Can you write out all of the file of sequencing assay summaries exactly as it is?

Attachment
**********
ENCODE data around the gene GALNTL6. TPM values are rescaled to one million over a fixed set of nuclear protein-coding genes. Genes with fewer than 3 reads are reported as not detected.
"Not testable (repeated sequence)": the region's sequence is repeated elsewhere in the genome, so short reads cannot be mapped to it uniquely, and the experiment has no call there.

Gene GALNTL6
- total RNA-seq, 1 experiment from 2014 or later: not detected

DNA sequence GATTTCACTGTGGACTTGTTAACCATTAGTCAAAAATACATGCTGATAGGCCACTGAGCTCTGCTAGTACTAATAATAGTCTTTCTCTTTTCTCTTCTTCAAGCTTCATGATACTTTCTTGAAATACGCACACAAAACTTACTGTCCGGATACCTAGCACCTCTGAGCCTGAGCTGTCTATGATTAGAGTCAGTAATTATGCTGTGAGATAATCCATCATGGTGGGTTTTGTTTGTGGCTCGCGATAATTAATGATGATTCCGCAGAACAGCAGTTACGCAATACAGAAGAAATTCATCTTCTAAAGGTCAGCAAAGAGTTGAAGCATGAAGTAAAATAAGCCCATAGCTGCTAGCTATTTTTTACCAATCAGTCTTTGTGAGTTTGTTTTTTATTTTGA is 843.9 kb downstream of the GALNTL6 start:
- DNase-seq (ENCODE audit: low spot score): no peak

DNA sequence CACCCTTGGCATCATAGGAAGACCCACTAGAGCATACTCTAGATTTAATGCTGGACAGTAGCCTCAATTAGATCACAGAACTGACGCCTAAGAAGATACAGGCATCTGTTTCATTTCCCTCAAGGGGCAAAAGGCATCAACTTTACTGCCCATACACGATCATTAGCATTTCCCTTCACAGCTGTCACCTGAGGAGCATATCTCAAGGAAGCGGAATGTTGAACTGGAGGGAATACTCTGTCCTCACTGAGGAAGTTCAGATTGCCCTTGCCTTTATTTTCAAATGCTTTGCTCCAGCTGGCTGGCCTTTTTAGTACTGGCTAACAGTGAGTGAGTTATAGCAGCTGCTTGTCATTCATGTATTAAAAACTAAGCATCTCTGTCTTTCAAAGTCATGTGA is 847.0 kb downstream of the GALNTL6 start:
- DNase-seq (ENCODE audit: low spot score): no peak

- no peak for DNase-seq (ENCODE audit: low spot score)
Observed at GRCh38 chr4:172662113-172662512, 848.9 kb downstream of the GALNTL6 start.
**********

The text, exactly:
ENCODE data around the gene GALNTL6. TPM values are rescaled to one million over a fixed set of nuclear protein-coding genes. Genes with fewer than 3 reads are reported as not detected.
"Not testable (repeated sequence)": the region's sequence is repeated elsewhere in the genome, so short reads cannot be mapped to it uniquely, and the experiment has no call there.

Gene GALNTL6
- total RNA-seq, 1 experiment from 2014 or later: not detected

DNA sequence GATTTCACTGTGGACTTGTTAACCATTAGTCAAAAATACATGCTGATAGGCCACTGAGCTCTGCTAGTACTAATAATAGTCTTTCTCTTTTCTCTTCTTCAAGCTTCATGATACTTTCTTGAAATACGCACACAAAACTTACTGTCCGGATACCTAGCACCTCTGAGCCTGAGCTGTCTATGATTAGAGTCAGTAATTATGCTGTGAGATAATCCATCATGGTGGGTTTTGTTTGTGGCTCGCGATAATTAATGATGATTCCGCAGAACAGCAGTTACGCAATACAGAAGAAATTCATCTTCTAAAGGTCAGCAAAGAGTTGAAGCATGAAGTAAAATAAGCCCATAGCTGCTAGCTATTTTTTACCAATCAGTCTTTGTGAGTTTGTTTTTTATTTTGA is 843.9 kb downstream of the GALNTL6 start:
- DNase-seq (ENCODE audit: low spot score): no peak

DNA sequence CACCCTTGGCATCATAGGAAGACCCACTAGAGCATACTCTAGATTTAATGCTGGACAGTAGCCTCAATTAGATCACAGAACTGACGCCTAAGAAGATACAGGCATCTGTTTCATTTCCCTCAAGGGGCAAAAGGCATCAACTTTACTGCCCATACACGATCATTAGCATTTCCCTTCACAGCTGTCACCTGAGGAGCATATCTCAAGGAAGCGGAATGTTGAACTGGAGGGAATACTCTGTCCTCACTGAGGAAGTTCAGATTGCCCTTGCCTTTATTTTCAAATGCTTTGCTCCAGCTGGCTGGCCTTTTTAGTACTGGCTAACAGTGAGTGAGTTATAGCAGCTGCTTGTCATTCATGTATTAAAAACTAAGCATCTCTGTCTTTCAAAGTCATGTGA is 847.0 kb downstream of the GALNTL6 start:
- DNase-seq (ENCODE audit: low spot score): no peak

- no peak for DNase-seq (ENCODE audit: low spot score)
Observed at GRCh38 chr4:172662113-172662512, 848.9 kb downstream of the GALNTL6 start.